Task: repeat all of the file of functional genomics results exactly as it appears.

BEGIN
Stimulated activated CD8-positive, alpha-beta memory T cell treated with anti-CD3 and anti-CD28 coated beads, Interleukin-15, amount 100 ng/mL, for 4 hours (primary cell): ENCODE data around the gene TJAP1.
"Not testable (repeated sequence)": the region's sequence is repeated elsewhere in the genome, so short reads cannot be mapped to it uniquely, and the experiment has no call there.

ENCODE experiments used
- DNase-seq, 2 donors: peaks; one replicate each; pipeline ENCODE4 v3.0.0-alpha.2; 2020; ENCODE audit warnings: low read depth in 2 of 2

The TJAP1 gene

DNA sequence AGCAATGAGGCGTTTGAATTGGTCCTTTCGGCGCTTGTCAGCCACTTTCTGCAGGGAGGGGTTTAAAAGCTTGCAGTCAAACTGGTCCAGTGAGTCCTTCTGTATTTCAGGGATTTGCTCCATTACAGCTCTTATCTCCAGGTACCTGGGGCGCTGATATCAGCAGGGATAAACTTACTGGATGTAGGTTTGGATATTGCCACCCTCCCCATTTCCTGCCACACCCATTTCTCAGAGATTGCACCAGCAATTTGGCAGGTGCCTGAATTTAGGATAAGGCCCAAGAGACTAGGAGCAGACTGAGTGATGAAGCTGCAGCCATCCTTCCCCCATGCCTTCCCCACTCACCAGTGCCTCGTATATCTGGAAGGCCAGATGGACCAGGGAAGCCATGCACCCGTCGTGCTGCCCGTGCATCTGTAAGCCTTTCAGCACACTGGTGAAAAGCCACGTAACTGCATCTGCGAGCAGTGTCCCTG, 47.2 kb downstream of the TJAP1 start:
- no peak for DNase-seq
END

Stimulated activated CD8-positive, alpha-beta memory T cell treated with anti-CD3 and anti-CD28 coated beads, Interleukin-15, amount 100 ng/mL, for 4 hours (primary cell): ENCODE data around the gene TJAP1.
"Not testable (repeated sequence)": the region's sequence is repeated elsewhere in the genome, so short reads cannot be mapped to it uniquely, and the experiment has no call there.

ENCODE experiments used
- DNase-seq, 2 donors: peaks; one replicate each; pipeline ENCODE4 v3.0.0-alpha.2; 2020; ENCODE audit warnings: low read depth in 2 of 2

The TJAP1 gene

DNA sequence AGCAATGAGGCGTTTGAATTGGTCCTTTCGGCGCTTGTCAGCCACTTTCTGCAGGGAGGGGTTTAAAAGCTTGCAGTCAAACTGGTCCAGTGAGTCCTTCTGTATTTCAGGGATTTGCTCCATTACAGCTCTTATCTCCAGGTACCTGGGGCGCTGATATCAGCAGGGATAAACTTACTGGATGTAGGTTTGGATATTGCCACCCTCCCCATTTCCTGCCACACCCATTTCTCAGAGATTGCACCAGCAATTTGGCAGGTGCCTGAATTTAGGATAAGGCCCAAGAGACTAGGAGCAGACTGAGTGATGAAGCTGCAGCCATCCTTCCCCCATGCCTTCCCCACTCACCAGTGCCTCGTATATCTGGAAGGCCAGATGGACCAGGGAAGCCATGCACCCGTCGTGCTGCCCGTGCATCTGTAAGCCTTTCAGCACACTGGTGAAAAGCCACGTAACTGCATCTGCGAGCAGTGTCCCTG, 47.2 kb downstream of the TJAP1 start:
- no peak for DNase-seq